Geraldine Roman is greeted by supporters during her last campaign rally in Orani town, north of Manila. (Romeo Ranoco/Reuters)

Geraldine Roman made history this week as she became the first transgender politician to be elected to public office in the Philippines.

"The politics of bigotry, hatred and discrimination did not triumph," Roman told Agence France-Presse. "What triumphed was the politics of love, acceptance and respect."

She defeated opponent Danny Malana handily for a congressional seat, winning 62 percent of the vote, according to an unofficial vote count. Roman comes from a powerful family of lawmakers, a common feature in the Philippines, where political dynasties have dominated.

The Roman Catholic Church has a strong influence on the Southeast Asian nation, where divorce, abortion and same-sex marriage are illegal. Since 2001, transgender people in the Philippines have been unable to legally change their name and sex.

And although surveys show that people in the Philippines are generally accepting of lesbian, gay, bisexual and transgender people, a 2014 report by the U.S. Agency for International Development quotes activists as saying that the country's LGBT community has to battle discrimination, violence, stereotypes and legal barriers. Since the 1990s, proposals for a national anti-discrimination law to protect LGBT Filipinos have been put forth, and rejected, in both chambers of Congress.

Prominent Filipinos also continue to make disparaging comments about LGBT people. Earlier this year, boxing superstar Manny Pacquiao said people engaged in same-sex relations "are worse than animals."

Roman said she was "elated, very, very happy" with her win to represent Bataan in Congress, Agence France-Presse reported. "I'm also excited to work. I realize that the burden is bigger because the stereotype of people about the LGBT is we are frivolous, that we have nothing substantial to say, so I have to prove them wrong."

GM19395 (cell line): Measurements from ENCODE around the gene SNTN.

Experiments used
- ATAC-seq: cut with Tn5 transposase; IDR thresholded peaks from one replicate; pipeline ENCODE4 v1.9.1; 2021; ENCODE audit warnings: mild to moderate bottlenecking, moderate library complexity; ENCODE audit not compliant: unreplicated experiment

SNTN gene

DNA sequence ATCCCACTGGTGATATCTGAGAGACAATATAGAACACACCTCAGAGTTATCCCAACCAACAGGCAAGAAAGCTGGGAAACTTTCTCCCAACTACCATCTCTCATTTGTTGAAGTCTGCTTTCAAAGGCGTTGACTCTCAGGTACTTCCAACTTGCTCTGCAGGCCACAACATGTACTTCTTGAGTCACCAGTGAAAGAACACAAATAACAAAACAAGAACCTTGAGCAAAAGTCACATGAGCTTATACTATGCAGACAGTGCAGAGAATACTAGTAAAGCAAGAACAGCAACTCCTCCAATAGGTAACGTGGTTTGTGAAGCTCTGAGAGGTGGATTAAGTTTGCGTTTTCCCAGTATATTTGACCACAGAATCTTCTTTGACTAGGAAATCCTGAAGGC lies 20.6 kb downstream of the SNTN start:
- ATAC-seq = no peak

Geraldine Roman blows kisses to supporters during a campaign trip to the town of Hermosa on April 30. (Ted Alijbe/Agence France-Presse via Getty Images)

Roman had sex reassignment surgery in the 1990s and has been living as a woman for decades.

LGBT organizations and fellow Liberal Party politicians lauded her win.

"This is a big step to the acceptance of the LGBT to the mainstream society," Rep. Winston Castelo said in a statement, according to the Manila Bulletin. "We will welcome her in Congress and hopefully we can approve now a bill that would prohibit discrimination of LGBT in schools and workplaces."

Roman's win came on the same day that unofficial results showed that Rodrigo “the Punisher” Duterte would be the country's next president (official results will be released later this week). The brash, tough-talking mayor has attracted international outrage for his comments, including remarks about the rape and murder of an Australian missionary in 1989. Human Rights Watch has dubbed him the "Death Squad Mayor."

Roman, a former editor at the Spanish News Agency, won the seat occupied by her mother, who was prevented from running again because of term limits. Roman's father also once served in Congress.

"I want to inspire everybody," Roman told AFP. "There are many factors for discrimination: on the basis of gender, age, educational attainment, creed. So to all people who experience discrimination, I want to inspire them."